Bob Sellers of Fox News Channel says Wall Street is watching John Kerry’s campaign because the market fears that a Kerry presidency would see an end to the Bush tax cuts, which would spell disaster for stocks. But, he says, the more accusations John Kerry levels against the president without outlining his own policies, the more unlikable he becomes, and the better it is for Wall Street.
Dagen McDowell agrees with Bob Sellers that the more unlikable John Kerry appears in his campaign the more Wall Street will cheer, and his latest criticism of the president’s efforts in the war on terrorism are a perfect example of the kind of campaign approach that could hurt, not help Kerry.
Best Bets: Unbelievably Hot Stocks!
Sizzling stocks that are at or near their all-time highs! Should you buy them?
• Wrigley (WWY)
All-time high: $63.70 on June 2, 2004
Friday’s close: $62.92
Wrigley – Leigh Gallagher, senior editor at Smart Money magazine says she’d bet on Wrigley now because the company has great profits and a 50 percent share of a fragmented business. Gary Kaltbaum says Wrigley has consistent earnings and revenue growth and will do well in a good or bad economic environment. Wayne Rogers agrees with Gary that the company has impressive growth in earnings, and he adds that the stock is strong and largely owned by institutions. Jonathan Hoenig rounds out the chorus of bulls. He points out that Wrigley is a strong stock in a strong sector.
• Quest Diagnostics (DGX)
All-time high: $91.53 on June 10, 2002
Friday’s close: $88.60
Quest – Jonathan says this is a strong stock in a business that appears to have a lot of upside because of the aging demographics in America and very little downside. Wayne calls this is a terrific company.
• Marriott (MAR)
All-time high: $50.50 on June 4, 2004
Friday’s close: $50.50
Marriott – Wayne says Marriott is an extremely well run company that is buying back stock. He points out that earnings are up, revenue is up, and they are adding rooms all the time. He likes the stock. Leigh agrees this is a great company. She says we are in the middle of a bone fide recovery in this industry, and Marriott is the company to bet on. Gary agrees with Wayne and Leigh.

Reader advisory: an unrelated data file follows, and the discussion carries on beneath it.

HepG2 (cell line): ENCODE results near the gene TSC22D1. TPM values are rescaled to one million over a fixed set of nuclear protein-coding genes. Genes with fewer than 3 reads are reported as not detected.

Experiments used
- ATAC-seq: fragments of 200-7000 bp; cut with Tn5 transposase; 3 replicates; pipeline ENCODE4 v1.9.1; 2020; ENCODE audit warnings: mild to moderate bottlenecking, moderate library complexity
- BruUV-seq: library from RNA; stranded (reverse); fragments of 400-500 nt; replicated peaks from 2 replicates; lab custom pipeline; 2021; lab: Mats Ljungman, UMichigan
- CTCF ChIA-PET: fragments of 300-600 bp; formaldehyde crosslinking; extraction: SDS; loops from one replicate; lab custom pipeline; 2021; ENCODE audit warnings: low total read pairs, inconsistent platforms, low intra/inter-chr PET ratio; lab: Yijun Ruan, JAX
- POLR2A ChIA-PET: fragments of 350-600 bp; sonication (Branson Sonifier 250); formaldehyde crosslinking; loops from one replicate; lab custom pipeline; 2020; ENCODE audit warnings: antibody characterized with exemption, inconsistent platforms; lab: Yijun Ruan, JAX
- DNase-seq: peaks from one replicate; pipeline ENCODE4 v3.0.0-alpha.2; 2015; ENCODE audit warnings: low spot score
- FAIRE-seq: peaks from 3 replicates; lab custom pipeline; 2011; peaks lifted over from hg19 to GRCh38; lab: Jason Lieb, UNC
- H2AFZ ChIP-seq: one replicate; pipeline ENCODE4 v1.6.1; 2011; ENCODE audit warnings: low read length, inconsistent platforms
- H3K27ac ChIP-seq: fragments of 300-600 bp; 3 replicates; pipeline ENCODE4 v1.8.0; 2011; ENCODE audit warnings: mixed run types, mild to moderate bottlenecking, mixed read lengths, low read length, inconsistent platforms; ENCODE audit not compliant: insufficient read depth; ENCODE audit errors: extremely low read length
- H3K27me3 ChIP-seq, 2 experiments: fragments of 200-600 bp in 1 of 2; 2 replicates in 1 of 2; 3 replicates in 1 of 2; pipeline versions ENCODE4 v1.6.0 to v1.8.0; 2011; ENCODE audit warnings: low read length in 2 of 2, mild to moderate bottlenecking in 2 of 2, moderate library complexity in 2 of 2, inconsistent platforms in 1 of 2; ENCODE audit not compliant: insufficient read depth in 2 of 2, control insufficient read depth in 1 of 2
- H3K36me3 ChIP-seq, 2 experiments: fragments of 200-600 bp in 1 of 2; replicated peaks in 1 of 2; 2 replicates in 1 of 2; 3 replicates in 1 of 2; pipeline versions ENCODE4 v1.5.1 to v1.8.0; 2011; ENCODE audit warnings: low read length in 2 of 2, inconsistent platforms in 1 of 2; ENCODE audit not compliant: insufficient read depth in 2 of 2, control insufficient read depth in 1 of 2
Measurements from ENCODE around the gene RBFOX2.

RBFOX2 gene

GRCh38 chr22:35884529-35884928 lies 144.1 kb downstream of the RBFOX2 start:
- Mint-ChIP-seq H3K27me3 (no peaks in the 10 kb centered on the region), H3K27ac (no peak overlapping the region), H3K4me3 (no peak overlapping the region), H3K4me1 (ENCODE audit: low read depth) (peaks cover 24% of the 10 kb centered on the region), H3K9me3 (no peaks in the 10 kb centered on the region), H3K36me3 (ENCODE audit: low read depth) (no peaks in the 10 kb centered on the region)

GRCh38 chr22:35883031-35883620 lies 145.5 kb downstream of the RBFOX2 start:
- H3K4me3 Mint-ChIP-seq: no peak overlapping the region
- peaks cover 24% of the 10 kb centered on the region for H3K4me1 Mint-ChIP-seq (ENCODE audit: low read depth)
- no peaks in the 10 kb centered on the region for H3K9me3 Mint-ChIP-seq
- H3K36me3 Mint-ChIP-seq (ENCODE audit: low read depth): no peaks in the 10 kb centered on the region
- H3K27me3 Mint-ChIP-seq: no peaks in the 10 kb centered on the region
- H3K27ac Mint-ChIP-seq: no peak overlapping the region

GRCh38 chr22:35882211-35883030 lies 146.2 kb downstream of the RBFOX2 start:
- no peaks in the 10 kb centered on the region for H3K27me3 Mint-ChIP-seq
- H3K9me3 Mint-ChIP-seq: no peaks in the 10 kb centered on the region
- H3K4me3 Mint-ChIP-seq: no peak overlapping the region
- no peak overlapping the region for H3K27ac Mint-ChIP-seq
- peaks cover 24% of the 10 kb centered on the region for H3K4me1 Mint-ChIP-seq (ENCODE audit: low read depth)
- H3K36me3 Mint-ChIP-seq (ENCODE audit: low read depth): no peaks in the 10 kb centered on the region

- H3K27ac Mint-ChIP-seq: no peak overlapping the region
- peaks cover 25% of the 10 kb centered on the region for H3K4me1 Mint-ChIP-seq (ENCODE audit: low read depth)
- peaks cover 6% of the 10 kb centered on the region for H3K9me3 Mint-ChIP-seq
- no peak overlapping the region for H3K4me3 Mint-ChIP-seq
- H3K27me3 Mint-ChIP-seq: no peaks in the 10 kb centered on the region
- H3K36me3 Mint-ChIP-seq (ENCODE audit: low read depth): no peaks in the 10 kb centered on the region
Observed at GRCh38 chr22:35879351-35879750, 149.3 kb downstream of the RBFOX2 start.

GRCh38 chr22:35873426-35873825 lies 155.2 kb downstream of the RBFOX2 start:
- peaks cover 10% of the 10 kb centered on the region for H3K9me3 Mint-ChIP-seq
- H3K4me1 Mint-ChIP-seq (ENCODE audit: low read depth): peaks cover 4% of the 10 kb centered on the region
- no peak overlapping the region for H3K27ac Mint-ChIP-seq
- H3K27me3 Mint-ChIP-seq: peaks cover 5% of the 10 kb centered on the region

Check out who’s ahead in the $10,000 Cashin’ In Challenge: www.foxnews.com/challenge
Cash Count: The Best Of…
The best calls from our Cashin’ In crew! (We’ll do the worst ones next week.)
Wayne Rogers picked Yahoo! (YHOO) on May 17, 2003. It’s up 130 percent since then. Wayne says he still owns the stock and would buy more today.
Jonathan Hoenig picked STET Hellas (STHLY) on January 4, 2003. It’s up 141 percent since then. Jonathan says he sold the stock, and has moved onto other ideas, but he says international telecom is still a sector to watch.
Jonas Max Ferris picked T. Rowe Price Media and Telecom Fund (PRMTX) on January 18, 2003. It’s up 61 percent since then. Jonas says this was a contrarian play when he suggested it. He calls the fund a “hold” but too expensive to buy now.
Dagen McDowell picked Bridgeway Ultra-Small Company Market Fund (BRSIX) on May 3, 2003. It’s up 68 percent since then. Dagen says she’s planning to sell this fund. She says small company stocks will lose steam in this rising interest rate environment.
Stock Of The Week
Leigh Gallagher says Tommy Hilfiger (TOM) will rise when the retailer reports earnings next week. She says the company is in the middle of a turnaround with a new CEO.
Jonathan Hoenig calls Tommy Hilfiger the IZOD of the late ‘90s. He says its brand is losing steam. He doesn’t like the stock. Jonas Max Ferris agrees. He wouldn’t bet on this one next week, or any other week.
Last week’s Stock of The Week: Hovnanian (HOV) picked by Charles Payne fell 0.8 percent